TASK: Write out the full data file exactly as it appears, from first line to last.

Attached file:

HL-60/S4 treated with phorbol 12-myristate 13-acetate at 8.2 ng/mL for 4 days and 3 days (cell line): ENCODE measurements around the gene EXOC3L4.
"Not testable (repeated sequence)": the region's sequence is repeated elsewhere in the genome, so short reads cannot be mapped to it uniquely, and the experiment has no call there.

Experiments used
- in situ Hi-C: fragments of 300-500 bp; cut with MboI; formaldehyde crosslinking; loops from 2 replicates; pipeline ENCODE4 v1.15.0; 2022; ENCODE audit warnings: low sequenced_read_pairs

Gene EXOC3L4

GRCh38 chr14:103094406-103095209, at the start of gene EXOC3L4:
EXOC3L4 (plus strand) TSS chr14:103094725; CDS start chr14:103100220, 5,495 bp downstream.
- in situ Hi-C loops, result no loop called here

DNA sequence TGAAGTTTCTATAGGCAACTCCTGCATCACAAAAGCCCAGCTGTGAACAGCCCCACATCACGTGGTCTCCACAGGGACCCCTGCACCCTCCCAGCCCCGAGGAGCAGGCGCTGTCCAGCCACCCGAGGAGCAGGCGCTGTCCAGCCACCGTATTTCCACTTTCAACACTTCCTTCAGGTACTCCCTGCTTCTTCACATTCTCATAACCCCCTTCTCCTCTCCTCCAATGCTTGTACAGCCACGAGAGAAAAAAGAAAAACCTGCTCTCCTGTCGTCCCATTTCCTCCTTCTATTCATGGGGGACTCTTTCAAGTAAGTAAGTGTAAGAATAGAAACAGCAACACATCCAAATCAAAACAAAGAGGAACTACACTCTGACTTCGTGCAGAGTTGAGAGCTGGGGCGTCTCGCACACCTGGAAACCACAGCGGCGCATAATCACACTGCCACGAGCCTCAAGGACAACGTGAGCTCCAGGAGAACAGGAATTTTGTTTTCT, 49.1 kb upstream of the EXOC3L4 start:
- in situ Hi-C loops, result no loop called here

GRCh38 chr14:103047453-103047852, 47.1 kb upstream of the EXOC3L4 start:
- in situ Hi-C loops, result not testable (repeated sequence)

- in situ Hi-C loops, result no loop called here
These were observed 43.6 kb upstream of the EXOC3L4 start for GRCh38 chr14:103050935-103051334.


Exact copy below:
HL-60/S4 treated with phorbol 12-myristate 13-acetate at 8.2 ng/mL for 4 days and 3 days (cell line): ENCODE measurements around the gene EXOC3L4.
"Not testable (repeated sequence)": the region's sequence is repeated elsewhere in the genome, so short reads cannot be mapped to it uniquely, and the experiment has no call there.

Experiments used
- in situ Hi-C: fragments of 300-500 bp; cut with MboI; formaldehyde crosslinking; loops from 2 replicates; pipeline ENCODE4 v1.15.0; 2022; ENCODE audit warnings: low sequenced_read_pairs

Gene EXOC3L4

GRCh38 chr14:103094406-103095209, at the start of gene EXOC3L4:
EXOC3L4 (plus strand) TSS chr14:103094725; CDS start chr14:103100220, 5,495 bp downstream.
- in situ Hi-C loops, result no loop called here

DNA sequence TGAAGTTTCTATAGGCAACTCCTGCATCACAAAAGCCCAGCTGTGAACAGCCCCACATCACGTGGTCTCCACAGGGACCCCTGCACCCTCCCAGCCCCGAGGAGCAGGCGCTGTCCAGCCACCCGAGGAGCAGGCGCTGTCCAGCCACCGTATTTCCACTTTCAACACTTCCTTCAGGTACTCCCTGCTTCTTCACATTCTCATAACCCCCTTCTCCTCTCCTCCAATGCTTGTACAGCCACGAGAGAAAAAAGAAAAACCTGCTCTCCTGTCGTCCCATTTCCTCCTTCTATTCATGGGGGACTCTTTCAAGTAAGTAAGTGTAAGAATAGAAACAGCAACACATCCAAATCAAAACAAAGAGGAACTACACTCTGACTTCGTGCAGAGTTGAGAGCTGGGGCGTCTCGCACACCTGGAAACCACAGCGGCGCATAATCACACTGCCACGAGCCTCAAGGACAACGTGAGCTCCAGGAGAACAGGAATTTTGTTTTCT, 49.1 kb upstream of the EXOC3L4 start:
- in situ Hi-C loops, result no loop called here

GRCh38 chr14:103047453-103047852, 47.1 kb upstream of the EXOC3L4 start:
- in situ Hi-C loops, result not testable (repeated sequence)

- in situ Hi-C loops, result no loop called here
These were observed 43.6 kb upstream of the EXOC3L4 start for GRCh38 chr14:103050935-103051334.